The metabolic impact of non-alcoholic fatty liver disease (NAFLD) is more severe in people with type 2 diabetes, according to new research.

The study, which was conducted at the University of Florida, analysed data from 154 participants, all of whom were obese. These participants were then split into four groups: the first group had type 2 diabetes but not non-alcoholic fatty liver disease; the second had type 2 diabetes with stage one of NAFLD; the third group had type 2 diabetes with stage two of NAFLD; and the fourth group was a control with neither type 2 diabetes nor NAFLD.

The researchers discovered that those participants who had type 2 diabetes plus stage one or two of NAFLD had higher triglyceride levels in the liver compared to the other two groups, which suggests they had a higher risk of heart and stroke. There was no difference between the two first group (which only had type 2 diabetes) and the control group, indicating that type 2 diabetes is not in itself a factor.

“In middle-aged obese patients with [type 2 diabetes], the presence of NAFLD is associated with hyperinsulinemia and more severe adipose tissue and hepatic insulin resistance, as well as worse atherogenic dyslipidemia,” the authors wrote.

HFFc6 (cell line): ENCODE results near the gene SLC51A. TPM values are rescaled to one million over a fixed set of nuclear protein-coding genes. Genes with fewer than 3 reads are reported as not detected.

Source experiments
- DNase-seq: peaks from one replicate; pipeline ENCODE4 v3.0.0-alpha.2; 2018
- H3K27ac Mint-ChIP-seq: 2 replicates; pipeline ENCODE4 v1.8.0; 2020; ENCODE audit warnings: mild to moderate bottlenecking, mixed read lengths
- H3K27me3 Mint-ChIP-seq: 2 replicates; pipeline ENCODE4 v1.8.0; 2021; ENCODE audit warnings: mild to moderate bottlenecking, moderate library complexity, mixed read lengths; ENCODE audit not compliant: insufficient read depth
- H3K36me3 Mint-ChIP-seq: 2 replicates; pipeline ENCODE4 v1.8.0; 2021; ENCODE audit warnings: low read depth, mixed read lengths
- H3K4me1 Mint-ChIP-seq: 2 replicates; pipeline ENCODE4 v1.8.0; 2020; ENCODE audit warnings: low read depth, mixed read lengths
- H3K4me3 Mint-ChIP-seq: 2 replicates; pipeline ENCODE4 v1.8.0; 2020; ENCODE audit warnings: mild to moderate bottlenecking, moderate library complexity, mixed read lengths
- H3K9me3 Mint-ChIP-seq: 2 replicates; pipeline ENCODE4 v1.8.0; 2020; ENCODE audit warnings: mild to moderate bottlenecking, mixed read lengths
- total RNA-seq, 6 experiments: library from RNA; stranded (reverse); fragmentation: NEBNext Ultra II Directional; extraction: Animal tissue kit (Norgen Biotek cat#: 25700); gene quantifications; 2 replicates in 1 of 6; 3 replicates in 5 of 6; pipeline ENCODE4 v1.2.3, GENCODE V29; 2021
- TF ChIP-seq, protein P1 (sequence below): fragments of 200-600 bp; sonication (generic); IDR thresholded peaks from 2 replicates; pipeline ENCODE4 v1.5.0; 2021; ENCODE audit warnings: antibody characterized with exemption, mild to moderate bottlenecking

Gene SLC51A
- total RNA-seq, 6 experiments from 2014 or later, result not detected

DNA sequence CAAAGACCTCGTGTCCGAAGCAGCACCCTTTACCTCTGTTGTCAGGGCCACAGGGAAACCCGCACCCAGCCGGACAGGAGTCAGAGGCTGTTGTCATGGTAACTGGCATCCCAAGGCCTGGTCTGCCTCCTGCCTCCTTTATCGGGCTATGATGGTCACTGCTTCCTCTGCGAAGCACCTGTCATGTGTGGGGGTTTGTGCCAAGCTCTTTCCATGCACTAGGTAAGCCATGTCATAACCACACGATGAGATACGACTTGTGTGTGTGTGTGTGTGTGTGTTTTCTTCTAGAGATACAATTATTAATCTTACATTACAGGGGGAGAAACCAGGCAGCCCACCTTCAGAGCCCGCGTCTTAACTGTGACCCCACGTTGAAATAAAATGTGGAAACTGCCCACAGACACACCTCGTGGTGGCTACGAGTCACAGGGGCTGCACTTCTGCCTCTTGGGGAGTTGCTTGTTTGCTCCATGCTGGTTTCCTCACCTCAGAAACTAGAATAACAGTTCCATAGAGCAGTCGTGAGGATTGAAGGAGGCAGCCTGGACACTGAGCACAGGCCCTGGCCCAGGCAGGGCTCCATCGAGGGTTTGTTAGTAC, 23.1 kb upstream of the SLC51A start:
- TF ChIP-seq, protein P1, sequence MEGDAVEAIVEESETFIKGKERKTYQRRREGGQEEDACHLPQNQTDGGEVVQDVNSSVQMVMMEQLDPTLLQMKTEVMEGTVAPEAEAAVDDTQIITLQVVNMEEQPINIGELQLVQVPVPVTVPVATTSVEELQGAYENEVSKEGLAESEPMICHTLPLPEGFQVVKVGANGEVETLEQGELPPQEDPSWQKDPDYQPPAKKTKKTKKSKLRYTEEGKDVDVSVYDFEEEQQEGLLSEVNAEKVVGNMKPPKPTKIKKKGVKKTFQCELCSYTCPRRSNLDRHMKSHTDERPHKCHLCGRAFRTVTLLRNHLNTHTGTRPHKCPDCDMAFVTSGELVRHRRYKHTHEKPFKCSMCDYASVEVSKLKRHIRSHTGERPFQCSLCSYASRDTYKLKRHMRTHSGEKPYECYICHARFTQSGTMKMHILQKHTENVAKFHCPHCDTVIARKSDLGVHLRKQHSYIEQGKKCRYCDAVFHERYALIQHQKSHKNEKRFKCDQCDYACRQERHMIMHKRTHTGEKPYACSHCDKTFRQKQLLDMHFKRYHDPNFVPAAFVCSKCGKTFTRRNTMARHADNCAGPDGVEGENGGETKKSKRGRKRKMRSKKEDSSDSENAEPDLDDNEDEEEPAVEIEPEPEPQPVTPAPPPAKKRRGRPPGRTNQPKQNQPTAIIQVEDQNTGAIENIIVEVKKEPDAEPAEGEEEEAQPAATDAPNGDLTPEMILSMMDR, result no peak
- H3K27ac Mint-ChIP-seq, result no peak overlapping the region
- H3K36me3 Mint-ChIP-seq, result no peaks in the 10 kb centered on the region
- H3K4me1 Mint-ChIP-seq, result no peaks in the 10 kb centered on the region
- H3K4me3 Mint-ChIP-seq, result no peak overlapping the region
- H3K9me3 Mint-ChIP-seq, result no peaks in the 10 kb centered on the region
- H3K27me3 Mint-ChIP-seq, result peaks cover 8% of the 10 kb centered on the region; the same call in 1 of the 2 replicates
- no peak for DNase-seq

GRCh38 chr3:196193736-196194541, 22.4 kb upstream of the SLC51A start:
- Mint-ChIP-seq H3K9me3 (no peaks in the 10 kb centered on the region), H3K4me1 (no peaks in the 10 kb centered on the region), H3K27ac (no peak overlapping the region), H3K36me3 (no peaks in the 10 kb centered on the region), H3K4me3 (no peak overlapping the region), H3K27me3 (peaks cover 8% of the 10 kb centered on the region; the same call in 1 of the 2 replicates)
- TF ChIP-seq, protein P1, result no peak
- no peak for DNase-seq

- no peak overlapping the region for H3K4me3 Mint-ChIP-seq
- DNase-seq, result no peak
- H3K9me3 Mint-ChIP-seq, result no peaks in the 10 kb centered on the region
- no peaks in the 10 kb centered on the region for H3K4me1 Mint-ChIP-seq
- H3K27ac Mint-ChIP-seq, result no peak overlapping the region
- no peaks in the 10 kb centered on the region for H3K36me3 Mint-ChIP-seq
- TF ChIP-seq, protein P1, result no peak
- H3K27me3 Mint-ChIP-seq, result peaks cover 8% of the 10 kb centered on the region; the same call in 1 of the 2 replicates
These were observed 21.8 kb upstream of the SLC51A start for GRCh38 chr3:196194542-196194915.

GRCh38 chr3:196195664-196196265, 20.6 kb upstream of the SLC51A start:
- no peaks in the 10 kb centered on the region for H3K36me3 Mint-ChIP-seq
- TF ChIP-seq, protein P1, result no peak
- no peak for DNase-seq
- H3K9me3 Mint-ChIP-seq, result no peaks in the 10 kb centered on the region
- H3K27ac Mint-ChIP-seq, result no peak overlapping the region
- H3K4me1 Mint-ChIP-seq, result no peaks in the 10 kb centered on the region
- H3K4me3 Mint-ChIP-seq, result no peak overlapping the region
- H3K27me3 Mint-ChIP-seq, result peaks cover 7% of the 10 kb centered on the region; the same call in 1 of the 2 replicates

“The clinical implication is that the presence of NAFLD in patients with [type 2 diabetes] should alert the health care provider to institute a more aggressive lifestyle intervention and consider strategies to minimise high cardiovascular risk.”

The study indicates that people with non-alcoholic fatty liver disease should carefully control their weight by eating a healthy diet and getting plenty of exercise on a regular basis. Cutting out cigarettes and alcohol can also prevent non-alcoholic fatty liver disease from getting worse.

The findings are published in the journal Diabetes Care.